Monday, October 12, 2015

GOLDEN ERA - Detroit

"What Detroit’s golden years gave America" PBS NewsHour 10/5/2015


SUMMARY:  Detroit once seemed a city that stood on the threshold of unlimited possibilities.  Washington Post and Detroit native David Maraniss examines that creative and booming metropolis of 50 years ago in his new book, "Once in a Great City."  Maraniss joins Jeffrey Brown to discuss that golden era and the signs of troubled times to come.

JUDY WOODRUFF (NewsHour):  Next, the latest addition to the NewsHour Bookshelf.

In the early 1960s, it was a city that stood on the threshold of unlimited possibilities, but it wasn’t to be.  Today, some two years after Detroit declared bankruptcy, it is slowly recovering from decades of decline.

Washington Post editor and Detroit native David Maraniss looks at the Motor City of 50 years ago in his new book, “Once in a Great City: A Detroit Story.”

Jeffrey Brown talked to him recently at the National Book Festival here in Washington.

JEFFREY BROWN (NewsHour):  So, “Once in a Great City,” you are taking us back to a great moment, right, maybe like the heights, right, of…

DAVID MARANISS, Author, “Once in a Great City: A Detroit Story”:  Well, it’s a moment — the book takes place between 1962 and 1964, when Motown was booming, when the Mustang* was being conceived, when cars were selling more than ever before, when Walter Reuther and the labor movement were at their peak.

The working people of Detroit were reaching the middle class.  There was so much luminescence about the city then, but it was a luminescence that was also a dying light.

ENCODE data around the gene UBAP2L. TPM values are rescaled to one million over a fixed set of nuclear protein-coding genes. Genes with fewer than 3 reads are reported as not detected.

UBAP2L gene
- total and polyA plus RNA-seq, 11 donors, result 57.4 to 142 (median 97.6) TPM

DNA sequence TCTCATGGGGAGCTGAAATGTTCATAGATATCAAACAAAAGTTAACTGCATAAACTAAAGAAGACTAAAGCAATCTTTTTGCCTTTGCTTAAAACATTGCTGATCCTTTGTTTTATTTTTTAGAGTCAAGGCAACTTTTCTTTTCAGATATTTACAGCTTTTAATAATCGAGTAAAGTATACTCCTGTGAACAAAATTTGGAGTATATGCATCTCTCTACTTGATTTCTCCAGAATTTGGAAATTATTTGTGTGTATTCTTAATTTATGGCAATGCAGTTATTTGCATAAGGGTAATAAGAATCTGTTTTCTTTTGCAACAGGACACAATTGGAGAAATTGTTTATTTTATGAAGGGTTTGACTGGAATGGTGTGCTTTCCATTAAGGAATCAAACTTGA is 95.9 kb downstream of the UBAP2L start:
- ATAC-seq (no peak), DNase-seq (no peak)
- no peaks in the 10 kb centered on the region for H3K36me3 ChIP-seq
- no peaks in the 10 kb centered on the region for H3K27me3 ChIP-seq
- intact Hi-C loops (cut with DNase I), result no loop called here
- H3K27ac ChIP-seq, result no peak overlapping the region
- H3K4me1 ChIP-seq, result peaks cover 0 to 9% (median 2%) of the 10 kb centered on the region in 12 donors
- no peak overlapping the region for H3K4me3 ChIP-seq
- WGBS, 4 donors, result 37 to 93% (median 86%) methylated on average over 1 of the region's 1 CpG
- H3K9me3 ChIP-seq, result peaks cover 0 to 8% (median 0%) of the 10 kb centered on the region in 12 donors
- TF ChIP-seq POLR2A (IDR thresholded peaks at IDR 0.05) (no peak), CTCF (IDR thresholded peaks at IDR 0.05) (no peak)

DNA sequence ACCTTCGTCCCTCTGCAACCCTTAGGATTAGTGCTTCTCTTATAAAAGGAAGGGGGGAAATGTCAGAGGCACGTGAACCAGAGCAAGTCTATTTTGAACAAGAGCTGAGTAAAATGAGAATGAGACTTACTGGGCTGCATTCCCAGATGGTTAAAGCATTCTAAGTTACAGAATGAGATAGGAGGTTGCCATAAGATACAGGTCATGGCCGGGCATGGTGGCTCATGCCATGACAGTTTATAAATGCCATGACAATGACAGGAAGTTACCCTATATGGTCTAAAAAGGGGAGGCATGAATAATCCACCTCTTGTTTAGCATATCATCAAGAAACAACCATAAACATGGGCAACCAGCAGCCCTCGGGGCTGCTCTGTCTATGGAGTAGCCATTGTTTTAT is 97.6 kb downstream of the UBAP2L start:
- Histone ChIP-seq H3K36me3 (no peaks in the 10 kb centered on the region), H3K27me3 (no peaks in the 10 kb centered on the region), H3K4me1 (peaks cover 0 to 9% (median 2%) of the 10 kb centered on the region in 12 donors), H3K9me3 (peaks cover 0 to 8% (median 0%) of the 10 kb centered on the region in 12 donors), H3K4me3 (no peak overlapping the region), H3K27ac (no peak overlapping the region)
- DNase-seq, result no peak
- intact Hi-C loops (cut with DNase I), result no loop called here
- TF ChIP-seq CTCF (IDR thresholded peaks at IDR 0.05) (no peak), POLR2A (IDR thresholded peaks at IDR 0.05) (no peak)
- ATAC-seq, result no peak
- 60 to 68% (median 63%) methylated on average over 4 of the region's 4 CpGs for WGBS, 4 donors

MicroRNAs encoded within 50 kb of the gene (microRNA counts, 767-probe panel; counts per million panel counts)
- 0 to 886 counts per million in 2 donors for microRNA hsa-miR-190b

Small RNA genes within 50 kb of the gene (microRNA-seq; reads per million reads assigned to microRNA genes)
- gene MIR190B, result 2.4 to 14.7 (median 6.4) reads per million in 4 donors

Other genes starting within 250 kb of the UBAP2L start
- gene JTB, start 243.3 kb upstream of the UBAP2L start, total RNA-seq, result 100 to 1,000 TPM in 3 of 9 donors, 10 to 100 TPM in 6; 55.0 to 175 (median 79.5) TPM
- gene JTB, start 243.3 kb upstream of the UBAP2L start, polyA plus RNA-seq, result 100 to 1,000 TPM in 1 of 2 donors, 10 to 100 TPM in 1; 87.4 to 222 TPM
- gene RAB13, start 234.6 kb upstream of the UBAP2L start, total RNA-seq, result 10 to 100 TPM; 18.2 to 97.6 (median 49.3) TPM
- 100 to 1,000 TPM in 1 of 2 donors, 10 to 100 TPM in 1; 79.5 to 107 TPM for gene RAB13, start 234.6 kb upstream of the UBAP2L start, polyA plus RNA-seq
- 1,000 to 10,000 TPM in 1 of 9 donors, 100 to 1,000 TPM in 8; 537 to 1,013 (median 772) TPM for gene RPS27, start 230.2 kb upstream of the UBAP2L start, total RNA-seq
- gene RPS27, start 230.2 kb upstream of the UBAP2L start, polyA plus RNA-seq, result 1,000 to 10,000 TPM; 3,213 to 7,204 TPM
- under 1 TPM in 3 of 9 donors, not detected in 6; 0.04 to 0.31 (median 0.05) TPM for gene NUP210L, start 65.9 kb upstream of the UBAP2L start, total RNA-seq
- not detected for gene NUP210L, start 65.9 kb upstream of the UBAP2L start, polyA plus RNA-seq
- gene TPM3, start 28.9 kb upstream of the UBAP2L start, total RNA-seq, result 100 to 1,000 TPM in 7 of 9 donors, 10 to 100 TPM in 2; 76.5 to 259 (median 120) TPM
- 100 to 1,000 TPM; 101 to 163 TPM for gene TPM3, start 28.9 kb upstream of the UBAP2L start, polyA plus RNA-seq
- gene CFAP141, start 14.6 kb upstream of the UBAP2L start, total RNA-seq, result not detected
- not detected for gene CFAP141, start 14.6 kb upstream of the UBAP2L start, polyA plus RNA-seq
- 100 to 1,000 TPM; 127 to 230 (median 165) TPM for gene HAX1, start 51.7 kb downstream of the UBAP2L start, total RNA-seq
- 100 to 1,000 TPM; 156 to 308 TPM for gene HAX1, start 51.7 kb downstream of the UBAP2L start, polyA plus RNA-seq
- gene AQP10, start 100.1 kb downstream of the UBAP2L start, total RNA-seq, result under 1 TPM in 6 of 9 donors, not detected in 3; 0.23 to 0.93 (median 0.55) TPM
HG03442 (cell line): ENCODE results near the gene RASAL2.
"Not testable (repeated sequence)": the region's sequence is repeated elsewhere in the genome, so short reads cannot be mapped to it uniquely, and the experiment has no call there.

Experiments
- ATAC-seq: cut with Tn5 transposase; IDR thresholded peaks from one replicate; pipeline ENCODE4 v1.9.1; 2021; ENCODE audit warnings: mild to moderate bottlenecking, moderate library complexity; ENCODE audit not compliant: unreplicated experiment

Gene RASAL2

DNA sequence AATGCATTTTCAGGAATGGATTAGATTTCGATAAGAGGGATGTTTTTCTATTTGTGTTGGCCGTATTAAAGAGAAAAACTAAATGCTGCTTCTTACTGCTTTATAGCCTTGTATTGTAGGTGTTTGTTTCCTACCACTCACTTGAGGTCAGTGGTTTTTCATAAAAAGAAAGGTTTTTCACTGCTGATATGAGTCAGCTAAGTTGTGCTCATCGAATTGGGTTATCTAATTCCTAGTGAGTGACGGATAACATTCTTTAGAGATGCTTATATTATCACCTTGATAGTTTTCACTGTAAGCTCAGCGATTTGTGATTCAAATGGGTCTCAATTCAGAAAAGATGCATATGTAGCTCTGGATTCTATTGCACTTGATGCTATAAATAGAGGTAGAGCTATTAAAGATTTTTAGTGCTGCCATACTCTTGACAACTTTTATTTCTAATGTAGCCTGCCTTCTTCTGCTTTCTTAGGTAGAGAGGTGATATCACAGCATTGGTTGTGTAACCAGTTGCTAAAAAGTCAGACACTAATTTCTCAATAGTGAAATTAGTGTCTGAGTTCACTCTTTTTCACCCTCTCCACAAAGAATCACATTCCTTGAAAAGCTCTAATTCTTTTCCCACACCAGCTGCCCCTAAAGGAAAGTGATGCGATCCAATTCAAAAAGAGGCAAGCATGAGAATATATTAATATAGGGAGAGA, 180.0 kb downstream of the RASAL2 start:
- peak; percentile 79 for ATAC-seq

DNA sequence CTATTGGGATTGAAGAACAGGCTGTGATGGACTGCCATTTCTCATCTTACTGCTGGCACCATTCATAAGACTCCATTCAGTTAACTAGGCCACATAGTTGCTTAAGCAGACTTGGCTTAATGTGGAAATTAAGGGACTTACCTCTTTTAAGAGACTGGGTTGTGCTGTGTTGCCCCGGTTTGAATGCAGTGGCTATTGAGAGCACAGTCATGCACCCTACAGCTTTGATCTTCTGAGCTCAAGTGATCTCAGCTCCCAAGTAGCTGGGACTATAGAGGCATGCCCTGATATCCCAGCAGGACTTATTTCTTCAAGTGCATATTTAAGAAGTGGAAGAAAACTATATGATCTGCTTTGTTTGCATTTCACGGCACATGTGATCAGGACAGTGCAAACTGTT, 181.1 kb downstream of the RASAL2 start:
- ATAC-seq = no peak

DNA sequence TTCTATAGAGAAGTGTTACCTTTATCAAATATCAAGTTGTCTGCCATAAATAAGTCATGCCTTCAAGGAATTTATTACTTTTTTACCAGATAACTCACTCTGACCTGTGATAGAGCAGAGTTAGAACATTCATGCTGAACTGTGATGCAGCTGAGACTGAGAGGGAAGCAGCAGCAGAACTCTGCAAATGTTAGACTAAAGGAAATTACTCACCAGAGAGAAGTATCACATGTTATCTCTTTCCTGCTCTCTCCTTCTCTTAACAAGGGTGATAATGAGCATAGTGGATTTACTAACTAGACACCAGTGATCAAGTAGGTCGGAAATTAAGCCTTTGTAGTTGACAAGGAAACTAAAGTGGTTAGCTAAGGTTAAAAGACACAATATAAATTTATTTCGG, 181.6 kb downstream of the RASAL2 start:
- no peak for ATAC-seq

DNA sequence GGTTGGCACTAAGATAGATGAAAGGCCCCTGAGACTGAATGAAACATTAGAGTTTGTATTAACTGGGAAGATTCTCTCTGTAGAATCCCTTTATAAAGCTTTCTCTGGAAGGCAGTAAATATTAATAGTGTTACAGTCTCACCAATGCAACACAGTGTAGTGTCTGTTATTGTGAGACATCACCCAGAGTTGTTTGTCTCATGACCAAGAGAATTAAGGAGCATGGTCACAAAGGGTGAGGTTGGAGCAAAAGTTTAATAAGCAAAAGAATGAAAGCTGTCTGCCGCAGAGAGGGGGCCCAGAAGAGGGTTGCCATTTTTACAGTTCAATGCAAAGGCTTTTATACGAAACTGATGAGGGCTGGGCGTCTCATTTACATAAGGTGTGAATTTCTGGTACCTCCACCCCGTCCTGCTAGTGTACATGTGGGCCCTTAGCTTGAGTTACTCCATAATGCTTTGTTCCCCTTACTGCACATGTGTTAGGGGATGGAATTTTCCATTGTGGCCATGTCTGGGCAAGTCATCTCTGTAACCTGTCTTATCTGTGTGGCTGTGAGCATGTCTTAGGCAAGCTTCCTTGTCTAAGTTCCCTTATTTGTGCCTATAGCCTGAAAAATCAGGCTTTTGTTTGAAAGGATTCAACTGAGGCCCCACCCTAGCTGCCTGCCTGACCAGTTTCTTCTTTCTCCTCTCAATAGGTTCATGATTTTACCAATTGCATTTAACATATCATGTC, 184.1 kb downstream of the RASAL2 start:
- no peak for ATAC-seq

JEFFREY BROWN:  Well, before you get to the dying light, the luminescence, what was Detroit at that moment?  Because it’s so easy to forget when you — given what we look at now.

DAVID MARANISS:  It had 1.7 million people.  Now it’s down to 700,000.

It had — the Big Three was building more cars than ever before.  It had a creative spirit.  The book — one of the threads of the book is creation, creativity, destruction, decay.  And you see them sort of intertwined.  And it was very creative at that point.  You could invent yourself in Detroit 50 years ago.

JEFFREY BROWN:  And, of course, Motown famously invented itself and then many wonderful and famous musicians.

DAVID MARANISS:  Totally, yes, which is one of the key threads of the book, Berry Gordy and his family.

I give a lot of due to his sisters actually.  The whole Gordy family created Motown.  And all of this local talent, it’s just stunning to think about Smokey Robinson Stevie Wonder, The Temptations, the Supremes, Martha Reeves, Mary Wells.  All these great musicians grew up near each other, and Aretha Franklin, who wasn’t Motown, but was there.

* I own a 2015 Ford Mustang, V6, Manual Trans.

No comments: